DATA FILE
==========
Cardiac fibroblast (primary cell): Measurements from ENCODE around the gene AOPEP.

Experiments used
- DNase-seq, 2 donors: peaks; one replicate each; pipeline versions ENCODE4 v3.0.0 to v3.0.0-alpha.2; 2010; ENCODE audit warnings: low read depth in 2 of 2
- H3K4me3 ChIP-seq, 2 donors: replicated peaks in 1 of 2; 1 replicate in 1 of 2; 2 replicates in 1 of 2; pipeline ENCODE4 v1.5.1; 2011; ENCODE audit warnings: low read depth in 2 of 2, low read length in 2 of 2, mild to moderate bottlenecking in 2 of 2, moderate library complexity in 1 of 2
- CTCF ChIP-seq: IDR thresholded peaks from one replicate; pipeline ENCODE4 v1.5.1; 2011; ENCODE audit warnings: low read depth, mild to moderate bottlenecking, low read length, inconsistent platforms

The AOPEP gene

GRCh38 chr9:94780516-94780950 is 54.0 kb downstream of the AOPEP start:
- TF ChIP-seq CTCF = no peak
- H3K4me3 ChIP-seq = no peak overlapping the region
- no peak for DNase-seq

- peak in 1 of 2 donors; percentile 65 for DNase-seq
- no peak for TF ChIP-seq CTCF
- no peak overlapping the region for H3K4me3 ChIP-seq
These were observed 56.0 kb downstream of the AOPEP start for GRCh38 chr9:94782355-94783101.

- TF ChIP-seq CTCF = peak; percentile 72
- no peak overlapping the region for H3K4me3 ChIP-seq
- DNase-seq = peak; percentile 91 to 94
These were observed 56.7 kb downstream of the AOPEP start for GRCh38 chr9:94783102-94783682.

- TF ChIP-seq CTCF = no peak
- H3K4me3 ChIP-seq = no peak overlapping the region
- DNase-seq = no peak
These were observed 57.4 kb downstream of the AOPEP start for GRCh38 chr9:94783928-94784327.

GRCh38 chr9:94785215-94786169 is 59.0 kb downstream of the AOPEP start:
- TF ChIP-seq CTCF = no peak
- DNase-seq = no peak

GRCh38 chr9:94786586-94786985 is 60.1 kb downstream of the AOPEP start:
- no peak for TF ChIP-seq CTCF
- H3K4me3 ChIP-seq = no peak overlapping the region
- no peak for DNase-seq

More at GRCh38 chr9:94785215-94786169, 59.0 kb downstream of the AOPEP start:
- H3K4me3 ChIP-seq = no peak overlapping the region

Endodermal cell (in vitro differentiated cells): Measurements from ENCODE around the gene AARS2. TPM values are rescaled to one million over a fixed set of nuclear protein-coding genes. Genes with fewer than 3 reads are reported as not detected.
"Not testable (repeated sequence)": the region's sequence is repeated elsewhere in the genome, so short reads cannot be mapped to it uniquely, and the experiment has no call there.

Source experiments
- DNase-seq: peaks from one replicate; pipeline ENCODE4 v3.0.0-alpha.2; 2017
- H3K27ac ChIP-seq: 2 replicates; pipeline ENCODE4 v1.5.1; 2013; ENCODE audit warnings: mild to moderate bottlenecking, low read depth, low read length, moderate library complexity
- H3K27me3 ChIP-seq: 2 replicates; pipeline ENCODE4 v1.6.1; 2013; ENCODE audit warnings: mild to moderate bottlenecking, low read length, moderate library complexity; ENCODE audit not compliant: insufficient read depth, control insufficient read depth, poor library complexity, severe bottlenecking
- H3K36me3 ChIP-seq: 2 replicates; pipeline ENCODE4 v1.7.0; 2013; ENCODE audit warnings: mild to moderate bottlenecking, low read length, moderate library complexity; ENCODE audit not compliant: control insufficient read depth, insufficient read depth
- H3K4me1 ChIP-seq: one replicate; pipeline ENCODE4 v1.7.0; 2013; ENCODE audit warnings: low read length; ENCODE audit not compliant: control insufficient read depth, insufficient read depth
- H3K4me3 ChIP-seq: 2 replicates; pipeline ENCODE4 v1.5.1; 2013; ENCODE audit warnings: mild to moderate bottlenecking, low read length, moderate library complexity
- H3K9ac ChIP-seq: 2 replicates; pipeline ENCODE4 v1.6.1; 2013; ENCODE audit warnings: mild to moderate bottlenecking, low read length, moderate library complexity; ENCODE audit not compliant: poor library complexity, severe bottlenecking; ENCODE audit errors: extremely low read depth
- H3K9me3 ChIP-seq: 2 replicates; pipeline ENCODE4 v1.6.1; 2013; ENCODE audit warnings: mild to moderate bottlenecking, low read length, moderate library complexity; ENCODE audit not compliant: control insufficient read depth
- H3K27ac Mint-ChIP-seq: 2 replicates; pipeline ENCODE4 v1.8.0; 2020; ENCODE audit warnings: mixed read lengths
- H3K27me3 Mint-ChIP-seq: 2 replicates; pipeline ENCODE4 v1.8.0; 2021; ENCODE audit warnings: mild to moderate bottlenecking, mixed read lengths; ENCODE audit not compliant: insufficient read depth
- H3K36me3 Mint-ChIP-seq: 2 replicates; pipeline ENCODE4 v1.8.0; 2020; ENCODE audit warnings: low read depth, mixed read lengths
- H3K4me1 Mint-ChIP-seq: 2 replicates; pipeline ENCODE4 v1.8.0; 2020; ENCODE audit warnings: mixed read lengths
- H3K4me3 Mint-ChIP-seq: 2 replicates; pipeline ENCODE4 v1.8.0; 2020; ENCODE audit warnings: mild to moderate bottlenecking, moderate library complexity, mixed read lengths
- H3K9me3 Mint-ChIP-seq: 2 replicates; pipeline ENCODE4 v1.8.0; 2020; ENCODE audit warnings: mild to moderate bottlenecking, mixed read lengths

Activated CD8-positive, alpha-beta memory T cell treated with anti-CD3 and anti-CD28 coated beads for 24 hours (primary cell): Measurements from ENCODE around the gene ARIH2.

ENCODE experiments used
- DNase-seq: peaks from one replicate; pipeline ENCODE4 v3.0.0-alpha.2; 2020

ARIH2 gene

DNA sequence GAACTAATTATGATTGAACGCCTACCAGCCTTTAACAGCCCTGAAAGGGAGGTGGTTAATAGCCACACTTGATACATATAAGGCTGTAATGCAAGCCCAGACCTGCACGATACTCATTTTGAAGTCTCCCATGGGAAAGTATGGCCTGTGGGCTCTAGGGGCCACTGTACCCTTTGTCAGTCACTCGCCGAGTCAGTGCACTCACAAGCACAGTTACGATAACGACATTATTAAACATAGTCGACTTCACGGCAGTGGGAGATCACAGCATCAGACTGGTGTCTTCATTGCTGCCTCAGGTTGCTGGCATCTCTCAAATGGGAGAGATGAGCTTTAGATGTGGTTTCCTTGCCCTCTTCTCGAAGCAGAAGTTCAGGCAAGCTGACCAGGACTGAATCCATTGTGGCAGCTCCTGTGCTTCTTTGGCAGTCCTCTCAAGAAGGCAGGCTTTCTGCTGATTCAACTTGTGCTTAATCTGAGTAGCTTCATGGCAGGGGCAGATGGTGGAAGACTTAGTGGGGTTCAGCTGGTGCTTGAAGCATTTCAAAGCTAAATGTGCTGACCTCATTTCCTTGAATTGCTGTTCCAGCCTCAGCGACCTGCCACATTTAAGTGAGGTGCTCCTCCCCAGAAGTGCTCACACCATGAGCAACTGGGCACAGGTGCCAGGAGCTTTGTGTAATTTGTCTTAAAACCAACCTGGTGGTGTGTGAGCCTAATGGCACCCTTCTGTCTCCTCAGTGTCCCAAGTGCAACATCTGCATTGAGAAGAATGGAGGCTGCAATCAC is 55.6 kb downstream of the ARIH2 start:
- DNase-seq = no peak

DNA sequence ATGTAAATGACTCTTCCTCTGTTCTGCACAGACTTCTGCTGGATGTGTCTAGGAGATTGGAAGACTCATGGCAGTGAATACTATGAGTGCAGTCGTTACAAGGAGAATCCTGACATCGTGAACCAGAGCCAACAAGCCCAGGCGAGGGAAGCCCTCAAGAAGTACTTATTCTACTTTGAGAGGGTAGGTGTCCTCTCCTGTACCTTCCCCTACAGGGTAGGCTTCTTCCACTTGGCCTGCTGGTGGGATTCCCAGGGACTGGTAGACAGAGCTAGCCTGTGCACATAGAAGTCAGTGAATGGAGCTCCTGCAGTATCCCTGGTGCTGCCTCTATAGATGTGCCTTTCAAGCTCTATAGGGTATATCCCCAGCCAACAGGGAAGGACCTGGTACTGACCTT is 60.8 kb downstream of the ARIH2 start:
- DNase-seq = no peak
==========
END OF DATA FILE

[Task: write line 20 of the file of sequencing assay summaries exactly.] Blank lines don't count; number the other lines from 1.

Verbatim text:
- H3K4me3 ChIP-seq = no peak overlapping the region